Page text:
Frank Biermann, an expert in global governance at Utrecht University, said he is also disturbed that solar geoengineering will create a sort of moral hazard where governments ease off efforts to cut emissions and fossil fuel companies use it as cover to continue business as usual. Planet-heating emissions are expected to hit a record high this year, even though they must be cut in half this decade if the world is to avoid dangerous levels of global heating.

“I would say the majority of scientists believe this is a crazy idea for a variety of reasons,” says Biermann, who thinks the US is an outlier because of its own large per-capita emissions and inconsistent adherence to global agreements. “Soon, everyone who is dependent on coal, oil and gas will jump on the solar engineering bandwagon and say, ‘we can continue for 40 years with fossil fuels’ now. This debate threatens to derail current climate policies. It’s a huge risk. The only way to find out whether this works is to do it to the whole planet for several years.”

There are several types of proposed geoengineering, such as pumping a mist of salt water into clouds to make them more reflective of sunlight, or placing ice particles into high altitude clouds to stop them trapping so much of the heat that bounces off Earth.

The most frequently suggestion is  firing a reflective substance such as sulfur or chalk dust from nozzles into the stratosphere, where the particles would then circulate around the world and start deflecting the sun’s rays. David Keith, professor of applied physics and of public policy at Harvard, estimates that around 2 million tons of sulfur a year, injected via a fleet of about 100 high altitude aircraft, would cool the planet by around 1º C — roughly equal to the amount the average temperature of the Earth has risen since the start of the Industrial Revolution.

All of this would cost several billion dollars a year according to an estimate, and provide a relatively quick drop in temperatures. Keith argues it is more compelling than various carbon capture technologies that can take a long time and involve complex, expensive infrastructure. “Pretending that climate change can be solved with emissions cuts alone is a dangerous fantasy,” he has said.

The basic physics of doing this is well understood, Edward Parson says. It’s a lot like the huge eruption of Mount Pinatubo in the Philippines in 1991, an event that expelled nearly 20 million tons of sulfur dioxide into the stratosphere and caused global temperatures to drop temporarily by about 0.5 C.

“Most people didn’t notice that and there have been studies since that give us confidence it can be done,” said Parson. “We don’t know how it should be done, yet, and the environmental aspects and the governance remain concerns. It would be reckless to just start deploying this now but we have lost so many easy paths to limit the harms of climate change that we only face worse options.”

Termination Shock

There isn’t any international governance around solar geoengineering at the present time. Critics fear that unilateral action to alter the climate could spark conflict if one part of the world benefits while another suffers droughts, floods, or famines as a result. Also, the addition of aerosols would have to be continuous to maintain the cooling. Any disruption, either intentional or otherwise, would cause a sort of “termination shock,” where bottled up warming would be unleashed in a disastrously rapid jolt.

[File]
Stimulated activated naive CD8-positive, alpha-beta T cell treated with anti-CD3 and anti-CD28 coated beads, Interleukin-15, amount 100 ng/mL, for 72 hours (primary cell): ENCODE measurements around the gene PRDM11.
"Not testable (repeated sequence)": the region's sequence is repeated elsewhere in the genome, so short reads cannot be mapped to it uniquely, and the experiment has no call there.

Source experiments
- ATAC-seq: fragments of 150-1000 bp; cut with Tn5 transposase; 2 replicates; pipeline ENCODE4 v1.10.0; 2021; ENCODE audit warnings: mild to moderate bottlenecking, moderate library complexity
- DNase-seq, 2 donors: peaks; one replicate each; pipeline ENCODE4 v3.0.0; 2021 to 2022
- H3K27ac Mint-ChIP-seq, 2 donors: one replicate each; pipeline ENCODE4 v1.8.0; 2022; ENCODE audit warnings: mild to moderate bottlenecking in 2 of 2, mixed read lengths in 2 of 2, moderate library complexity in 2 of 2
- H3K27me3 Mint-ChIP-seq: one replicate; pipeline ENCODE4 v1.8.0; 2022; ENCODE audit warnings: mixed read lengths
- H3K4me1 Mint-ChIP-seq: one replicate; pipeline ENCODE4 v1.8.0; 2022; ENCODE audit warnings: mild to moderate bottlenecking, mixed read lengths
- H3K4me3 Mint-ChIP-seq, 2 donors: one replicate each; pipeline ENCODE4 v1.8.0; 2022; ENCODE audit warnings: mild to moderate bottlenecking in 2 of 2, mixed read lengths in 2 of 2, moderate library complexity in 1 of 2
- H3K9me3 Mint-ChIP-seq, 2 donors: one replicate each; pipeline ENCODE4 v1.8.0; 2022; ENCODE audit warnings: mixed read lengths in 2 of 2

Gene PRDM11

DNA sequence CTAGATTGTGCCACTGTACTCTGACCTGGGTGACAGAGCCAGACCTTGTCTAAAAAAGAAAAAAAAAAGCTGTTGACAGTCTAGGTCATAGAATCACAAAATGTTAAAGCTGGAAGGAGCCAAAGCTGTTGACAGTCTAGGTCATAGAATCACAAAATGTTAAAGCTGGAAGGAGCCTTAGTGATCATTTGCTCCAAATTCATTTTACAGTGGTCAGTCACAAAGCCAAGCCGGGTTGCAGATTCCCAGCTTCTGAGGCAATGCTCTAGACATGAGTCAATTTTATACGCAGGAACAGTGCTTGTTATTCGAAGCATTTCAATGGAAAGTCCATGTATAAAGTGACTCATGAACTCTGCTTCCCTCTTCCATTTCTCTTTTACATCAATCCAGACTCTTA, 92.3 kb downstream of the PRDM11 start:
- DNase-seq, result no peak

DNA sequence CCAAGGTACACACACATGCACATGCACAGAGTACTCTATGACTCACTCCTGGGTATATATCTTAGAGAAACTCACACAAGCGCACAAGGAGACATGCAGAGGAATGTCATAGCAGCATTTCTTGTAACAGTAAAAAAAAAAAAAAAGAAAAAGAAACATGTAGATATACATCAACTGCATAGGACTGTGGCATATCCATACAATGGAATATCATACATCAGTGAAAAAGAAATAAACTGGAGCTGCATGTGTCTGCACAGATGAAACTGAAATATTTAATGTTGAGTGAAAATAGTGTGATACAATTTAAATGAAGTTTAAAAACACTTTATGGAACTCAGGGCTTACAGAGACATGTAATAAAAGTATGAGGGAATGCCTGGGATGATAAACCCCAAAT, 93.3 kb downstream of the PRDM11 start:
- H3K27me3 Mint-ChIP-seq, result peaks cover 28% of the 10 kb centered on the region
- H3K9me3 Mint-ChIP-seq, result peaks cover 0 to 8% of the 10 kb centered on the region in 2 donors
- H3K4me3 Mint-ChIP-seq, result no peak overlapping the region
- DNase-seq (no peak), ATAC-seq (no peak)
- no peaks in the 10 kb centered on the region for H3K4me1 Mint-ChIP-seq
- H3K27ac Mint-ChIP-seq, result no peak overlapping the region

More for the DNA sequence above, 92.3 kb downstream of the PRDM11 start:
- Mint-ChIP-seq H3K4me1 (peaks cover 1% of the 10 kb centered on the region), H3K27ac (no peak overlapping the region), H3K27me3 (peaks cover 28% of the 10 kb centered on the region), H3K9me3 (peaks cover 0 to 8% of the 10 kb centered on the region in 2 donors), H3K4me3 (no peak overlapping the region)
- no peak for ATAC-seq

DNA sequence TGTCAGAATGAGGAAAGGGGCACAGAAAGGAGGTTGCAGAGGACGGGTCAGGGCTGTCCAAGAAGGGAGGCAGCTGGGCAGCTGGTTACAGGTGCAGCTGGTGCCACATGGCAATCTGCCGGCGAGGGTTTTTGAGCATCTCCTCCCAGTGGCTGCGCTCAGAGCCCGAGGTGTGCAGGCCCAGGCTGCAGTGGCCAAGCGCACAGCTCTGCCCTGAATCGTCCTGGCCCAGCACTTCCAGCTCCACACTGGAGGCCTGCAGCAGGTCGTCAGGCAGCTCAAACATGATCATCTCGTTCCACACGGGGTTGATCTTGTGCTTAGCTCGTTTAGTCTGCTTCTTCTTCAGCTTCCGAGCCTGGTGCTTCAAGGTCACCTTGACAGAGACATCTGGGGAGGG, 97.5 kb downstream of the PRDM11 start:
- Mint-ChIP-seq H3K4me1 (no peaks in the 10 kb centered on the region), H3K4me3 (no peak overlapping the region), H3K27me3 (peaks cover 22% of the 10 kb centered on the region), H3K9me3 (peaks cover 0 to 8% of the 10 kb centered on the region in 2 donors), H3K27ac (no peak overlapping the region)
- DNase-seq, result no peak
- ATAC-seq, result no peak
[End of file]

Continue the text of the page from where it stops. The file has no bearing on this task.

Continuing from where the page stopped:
“Termination shock terrifies me,” said Lili Fuhr, a climate and energy expert at the Center for International Environmental Law. “This is just a gigantic gamble with the systems that sustain life on Earth. It could be weaponized, it could be misused – imagine if, say, India and Pakistan disagreed over one of them doing this. We need to do more than just emissions cuts and I wish we had a magical fix to this, but this doesn’t turn bad ideas into good ones,” Fuhr adds.

Just imagine if a process of geoengineering is underway and a change in national leadership brings a megalomaniac to power who decides to end the process. The problem with government is we assume our leaders are rational, despite abundant evidence to the contrary.

The debate over how much we should meddle with the climate is likely to intensify as the fallout from global heating worsens. For now, opponents won’t back down. To Biermann, solar geoengineering should be considered by governments as being akin to landmines or biological weapons and blacklisted internationally. “This is just another one on this list,” he said. “People talk about the freedom of research, but you don’t have the freedom to sit in your back yard and develop a chemical bomb.”

The Takeaway

The truth is, we aren’t going to “science our way” out the looming carbon crisis. We will continue doing what we have always done until we pass the point of no return, because that’s what humans do. Perhaps the next species to dominate life on our little blue lifeboat at the far edge of a minor galaxy will be smart enough not to destroy the only home they will ever know. Too bad we won’t be around to learn from them.

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Written By

Steve writes about the interface between technology and sustainability from his home in Florida or anywhere else The Force may lead him. 3000 years ago, Socrates said, "The secret to change is to focus all of your energy not on fighting the old but on building the new." Perhaps it's time we listened?